New data from a financial agency shows mental health funding levels are behind community demand as a result of Covid-19 and housing issues.
FinCap's financial mentors were just coping with the increased strain created by Covid-19, the report states.
FinCap chief executive Ruth Smithers is calling for ongoing sustainable funding for all financial mentors' work, as the data reveals they're facing increased pressure because of the pandemic, housing issues and mental health.
"People working with financial mentors are often facing challenges that significantly undermine their wellbeing. The brilliant support financial mentors provide see many whānau overcome these issues and get back to what they do best in our local communities."
The survey run looked to identify the impact of Covid-19 on the workload of financial mentors and on the whānau they support, Smithers said.
One mentor states in the report, "The cases are more complex, with many mental health issues. We have now had to extend the appointment times to two to three hours as opposed to the one to two hours previously."
Work on avoiding eviction due to rent arrears, getting access to emergency housing and costs associated with poor quality rental accommodation were also highlighted by the financial mentors surveyed.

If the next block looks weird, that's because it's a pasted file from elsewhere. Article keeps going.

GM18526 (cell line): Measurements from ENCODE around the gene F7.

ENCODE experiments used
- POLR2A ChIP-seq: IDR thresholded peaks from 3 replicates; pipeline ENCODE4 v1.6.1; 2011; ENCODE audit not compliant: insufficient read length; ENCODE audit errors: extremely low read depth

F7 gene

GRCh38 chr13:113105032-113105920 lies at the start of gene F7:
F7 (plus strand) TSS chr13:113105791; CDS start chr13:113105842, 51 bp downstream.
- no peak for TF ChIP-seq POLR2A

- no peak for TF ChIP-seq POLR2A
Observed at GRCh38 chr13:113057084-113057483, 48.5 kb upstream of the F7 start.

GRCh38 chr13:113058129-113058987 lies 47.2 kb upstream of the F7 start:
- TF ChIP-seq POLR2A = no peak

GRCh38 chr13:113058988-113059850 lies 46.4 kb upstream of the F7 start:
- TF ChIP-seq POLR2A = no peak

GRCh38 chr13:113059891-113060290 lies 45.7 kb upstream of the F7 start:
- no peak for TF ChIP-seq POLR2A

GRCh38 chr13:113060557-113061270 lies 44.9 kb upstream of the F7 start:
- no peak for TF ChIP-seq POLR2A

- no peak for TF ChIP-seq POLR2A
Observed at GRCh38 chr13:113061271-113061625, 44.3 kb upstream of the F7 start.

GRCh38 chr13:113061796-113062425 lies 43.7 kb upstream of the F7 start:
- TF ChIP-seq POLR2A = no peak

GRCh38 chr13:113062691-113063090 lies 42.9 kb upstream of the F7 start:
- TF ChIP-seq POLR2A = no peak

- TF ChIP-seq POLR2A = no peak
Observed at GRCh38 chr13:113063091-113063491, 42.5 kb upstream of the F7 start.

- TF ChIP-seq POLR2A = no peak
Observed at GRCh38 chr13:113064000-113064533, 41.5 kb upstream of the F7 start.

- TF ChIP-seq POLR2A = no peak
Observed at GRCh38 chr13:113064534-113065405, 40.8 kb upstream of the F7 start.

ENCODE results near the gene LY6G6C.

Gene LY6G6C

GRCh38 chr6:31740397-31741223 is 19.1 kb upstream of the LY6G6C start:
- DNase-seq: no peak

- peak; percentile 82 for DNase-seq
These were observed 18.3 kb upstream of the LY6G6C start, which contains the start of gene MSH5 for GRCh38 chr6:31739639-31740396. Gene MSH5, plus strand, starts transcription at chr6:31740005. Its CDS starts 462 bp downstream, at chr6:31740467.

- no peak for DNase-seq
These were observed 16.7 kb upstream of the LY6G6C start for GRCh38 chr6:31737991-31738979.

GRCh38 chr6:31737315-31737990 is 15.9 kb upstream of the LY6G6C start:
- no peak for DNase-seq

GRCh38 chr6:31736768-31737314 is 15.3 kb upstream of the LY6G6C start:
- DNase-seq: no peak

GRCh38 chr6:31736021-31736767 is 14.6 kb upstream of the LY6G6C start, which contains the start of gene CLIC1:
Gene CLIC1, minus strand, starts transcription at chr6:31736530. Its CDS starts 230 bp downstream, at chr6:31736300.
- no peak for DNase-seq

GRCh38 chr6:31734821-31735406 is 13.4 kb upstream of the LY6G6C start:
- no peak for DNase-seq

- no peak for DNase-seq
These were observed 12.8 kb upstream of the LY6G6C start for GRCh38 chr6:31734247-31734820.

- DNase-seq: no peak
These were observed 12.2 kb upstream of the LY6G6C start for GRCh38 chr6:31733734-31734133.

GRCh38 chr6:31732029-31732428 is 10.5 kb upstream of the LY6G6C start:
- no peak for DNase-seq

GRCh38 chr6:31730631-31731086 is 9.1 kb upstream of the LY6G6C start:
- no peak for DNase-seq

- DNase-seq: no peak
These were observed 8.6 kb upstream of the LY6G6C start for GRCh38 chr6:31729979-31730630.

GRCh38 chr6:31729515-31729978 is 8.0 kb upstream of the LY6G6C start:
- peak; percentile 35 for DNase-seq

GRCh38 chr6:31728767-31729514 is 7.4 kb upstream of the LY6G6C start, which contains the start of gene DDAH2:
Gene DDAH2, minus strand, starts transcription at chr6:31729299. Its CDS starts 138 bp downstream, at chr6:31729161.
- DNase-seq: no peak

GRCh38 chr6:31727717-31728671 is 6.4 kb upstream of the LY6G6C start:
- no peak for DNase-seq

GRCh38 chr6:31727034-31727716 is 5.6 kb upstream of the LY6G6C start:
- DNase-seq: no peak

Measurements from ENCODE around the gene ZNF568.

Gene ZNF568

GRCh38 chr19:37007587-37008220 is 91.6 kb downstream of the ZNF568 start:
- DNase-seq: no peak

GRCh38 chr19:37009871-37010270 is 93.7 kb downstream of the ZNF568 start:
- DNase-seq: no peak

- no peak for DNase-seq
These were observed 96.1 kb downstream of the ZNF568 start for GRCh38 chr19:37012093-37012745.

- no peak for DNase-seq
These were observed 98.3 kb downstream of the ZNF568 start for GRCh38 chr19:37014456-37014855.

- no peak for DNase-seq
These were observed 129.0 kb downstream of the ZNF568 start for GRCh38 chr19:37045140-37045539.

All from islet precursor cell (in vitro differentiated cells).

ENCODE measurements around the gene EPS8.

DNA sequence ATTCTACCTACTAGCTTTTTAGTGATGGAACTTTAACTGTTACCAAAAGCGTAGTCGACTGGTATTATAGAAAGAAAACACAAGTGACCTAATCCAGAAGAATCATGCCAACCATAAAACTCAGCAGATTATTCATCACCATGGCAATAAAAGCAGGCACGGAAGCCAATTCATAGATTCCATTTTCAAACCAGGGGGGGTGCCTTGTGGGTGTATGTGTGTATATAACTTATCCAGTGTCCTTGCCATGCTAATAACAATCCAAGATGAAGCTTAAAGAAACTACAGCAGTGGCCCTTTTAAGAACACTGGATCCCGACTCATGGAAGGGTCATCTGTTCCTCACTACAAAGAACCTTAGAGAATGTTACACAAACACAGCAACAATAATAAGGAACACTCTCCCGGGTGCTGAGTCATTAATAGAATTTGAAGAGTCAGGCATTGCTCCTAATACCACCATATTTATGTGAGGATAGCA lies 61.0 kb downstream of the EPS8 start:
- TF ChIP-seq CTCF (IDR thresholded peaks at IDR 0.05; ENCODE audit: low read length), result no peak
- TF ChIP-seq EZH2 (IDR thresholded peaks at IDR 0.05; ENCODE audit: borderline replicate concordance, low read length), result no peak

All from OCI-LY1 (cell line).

The report finds current funding levels are behind community demand and more than three quarters of our nation's committed financial mentors working unpaid hours to get results for whānau.
Smithers said she knows Minister for Social Development and Employment Carmel Sepuloni and the wider government recognise and support the hard work of financial mentors in our communities.
Smithers welcomed a 2020 increase in funding for financial mentoring services from the Ministry of Social Development to help with the expected increase in demand with Covid-19.
Currently this is scheduled up to June 2022.
"Some services receive no funding and many are working extra unfunded hours.
"Looking for funding to make the support they provide viable means more stress and constraints on their time sharing valuable expertise with the people who need them most."
Smithers expects workloads to increase significantly going forward but creating a resilient sector means financial mentors will be able to continue to support those in need.
"Reports in recent days of around two-thirds of those in work giving a poor rating to their own financial capability to manage a three-month period without work are concerning."
She said this highlighted the need for sustainable funded expert financial mentors ready to go on the ground.